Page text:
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We’re no stranger to robotics in the medical field. Robot-assisted surgery is becoming more and more common. Many training programs are starting to include robotic and virtual reality scenarios to provide hands-on training for students without putting patients at risk.
With all of these advances in medical robotics, three niches stand out above the rest: surgery, medical imaging, and drug discovery. How have robotics already begun to exert their influence on these practices, and how will they change them for good?
Robot-assisted surgery was first documented in 1985, when it was used for a neurosurgical biopsy. This led to the use of robotics in a number of similar surgeries, both laparoscopic and traditional operations. The FDA didn’t approve robotic surgery tools until 2000, when the da Vinci Surgery system hit the market.
The robot-assisted surgery market is expected to grow steadily into 2023 and potentially beyond. The only thing that might stand in the way of this growth is the cost of the equipment. The initial investment may prevent small practices from purchasing the necessary devices.
The key to successful medical imaging isn’t the equipment itself. It’s being able to interpret the information in the images. Medical images are some of the most information-dense pieces of data in the medical field and can reveal so much more than a basic visual inspection can.
Robotics and, more specifically, artificial intelligence programs like IBM Watson can help interpret these images more efficiently and accurately. By allowing an AI or basic machine learning program to study the medical images, researchers can find patterns and make more accurate diagnoses than ever before.
Drug discovery is a long and often tedious process that includes years of testing and assessment. Artificial intelligence, machine learning and predictive algorithms could help speed up this system.
Imagine if researchers could input the kind of medicine they’re trying to make and the kind of symptoms they’re trying to treat into a computer and let it do the rest. With robotics, that may someday be possible.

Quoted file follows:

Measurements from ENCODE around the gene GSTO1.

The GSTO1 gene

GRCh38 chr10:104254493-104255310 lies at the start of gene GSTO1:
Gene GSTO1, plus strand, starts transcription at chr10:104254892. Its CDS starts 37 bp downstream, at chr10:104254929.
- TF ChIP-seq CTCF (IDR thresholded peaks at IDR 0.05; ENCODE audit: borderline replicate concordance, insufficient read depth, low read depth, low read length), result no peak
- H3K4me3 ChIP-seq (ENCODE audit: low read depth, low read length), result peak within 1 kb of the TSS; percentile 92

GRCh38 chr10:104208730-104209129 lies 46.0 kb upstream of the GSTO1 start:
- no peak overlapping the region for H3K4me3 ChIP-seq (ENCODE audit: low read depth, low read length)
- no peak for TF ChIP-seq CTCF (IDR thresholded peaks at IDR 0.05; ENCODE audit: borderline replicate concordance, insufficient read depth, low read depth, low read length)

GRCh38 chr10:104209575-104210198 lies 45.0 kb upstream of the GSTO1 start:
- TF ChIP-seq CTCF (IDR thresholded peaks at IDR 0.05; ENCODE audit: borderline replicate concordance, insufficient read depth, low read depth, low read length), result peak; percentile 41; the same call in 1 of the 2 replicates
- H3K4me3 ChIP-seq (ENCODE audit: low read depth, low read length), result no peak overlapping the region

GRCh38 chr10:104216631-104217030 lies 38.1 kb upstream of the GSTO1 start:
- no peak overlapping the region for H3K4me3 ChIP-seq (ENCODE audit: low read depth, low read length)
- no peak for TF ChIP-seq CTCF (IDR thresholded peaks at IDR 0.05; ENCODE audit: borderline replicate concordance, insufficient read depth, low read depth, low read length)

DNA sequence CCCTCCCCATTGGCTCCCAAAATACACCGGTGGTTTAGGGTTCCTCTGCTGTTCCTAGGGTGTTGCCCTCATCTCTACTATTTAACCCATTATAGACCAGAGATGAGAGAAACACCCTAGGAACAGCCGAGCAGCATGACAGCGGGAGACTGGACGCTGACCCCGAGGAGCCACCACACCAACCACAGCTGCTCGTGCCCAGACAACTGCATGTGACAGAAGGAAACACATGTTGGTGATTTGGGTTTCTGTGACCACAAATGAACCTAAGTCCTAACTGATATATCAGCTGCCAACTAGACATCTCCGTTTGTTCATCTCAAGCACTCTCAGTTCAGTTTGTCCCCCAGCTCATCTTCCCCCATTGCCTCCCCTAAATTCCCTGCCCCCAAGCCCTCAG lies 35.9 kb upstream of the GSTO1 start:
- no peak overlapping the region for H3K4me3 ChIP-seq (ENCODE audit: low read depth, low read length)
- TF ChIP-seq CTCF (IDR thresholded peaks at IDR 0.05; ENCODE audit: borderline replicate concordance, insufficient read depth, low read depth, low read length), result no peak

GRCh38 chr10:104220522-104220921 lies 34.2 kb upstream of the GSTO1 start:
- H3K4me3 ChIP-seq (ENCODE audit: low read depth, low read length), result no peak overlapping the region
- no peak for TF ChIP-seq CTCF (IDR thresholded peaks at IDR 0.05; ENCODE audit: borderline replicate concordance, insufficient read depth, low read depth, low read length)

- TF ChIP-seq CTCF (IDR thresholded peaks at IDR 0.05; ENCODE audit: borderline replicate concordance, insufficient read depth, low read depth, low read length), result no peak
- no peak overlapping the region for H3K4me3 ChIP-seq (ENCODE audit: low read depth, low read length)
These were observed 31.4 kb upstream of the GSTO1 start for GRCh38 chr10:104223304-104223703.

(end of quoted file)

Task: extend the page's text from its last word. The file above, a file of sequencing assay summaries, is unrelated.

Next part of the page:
This isn’t a perfect solution yet—these systems require massive amounts of data before they can start making decisions or predictions. By feeding data into the cloud where these programs can access it, researchers can take the first steps towards setting up a functional database.
Another benefit of these AI programs is that they might see connections humans would never have thought of. People can make those leaps, but the chances are much lower, and it takes much longer if it happens at all. Simply put, we’re not capable of processing the sheer amount of data that computers can process.
This isn’t a field where we’re worrying about robots stealing jobs.
Quite the opposite, in fact—we want robots to become commonly-used tools that can help improve patient care and surgical outcomes.
A human surgeon might have intuition, but they’ll never have the steadiness that a pair of robotic hands can provide or the data-processing capabilities of a machine learning algorithm. If we let them, these tools could change the way we look at medicine.
Image Credit: Intuitive Surgical Continue reading
The technologies driving artificial intelligence are expanding exponentially, leading many technology experts and futurists to predict machines will soon be doing many of the jobs that humans do today. Some even predict humans could lose control over their future. Continue reading
It was the Greek philosopher Heraclitus who first said, “The only thing that is constant is change.”
He was onto something. But even he would likely be left speechless at the scale and pace of change the world has experienced in the past 100 years—not to mention the past 10.
Since 1917, the global population has gone from 1.9 billion people to 7.5 billion. Life expectancy has more than doubled in many developing countries and risen significantly in developed countries. In 1917 only eight percent of homes had phones—in the form of landline telephones—while today more than seven in 10 Americans own a smartphone—aka, a supercomputer that fits in their pockets.
And things aren’t going to slow down anytime soon. In a talk at Singularity University’s Global Summit this week in San Francisco, SU cofounder and chairman Peter Diamandis told the audience, “Tomorrow’s speed of change will make today look like we’re crawling.” He then shared his point of view about some of the most important factors driving this accelerating change.
Peter Diamandis at Singularity University’s Global Summit in San Francisco.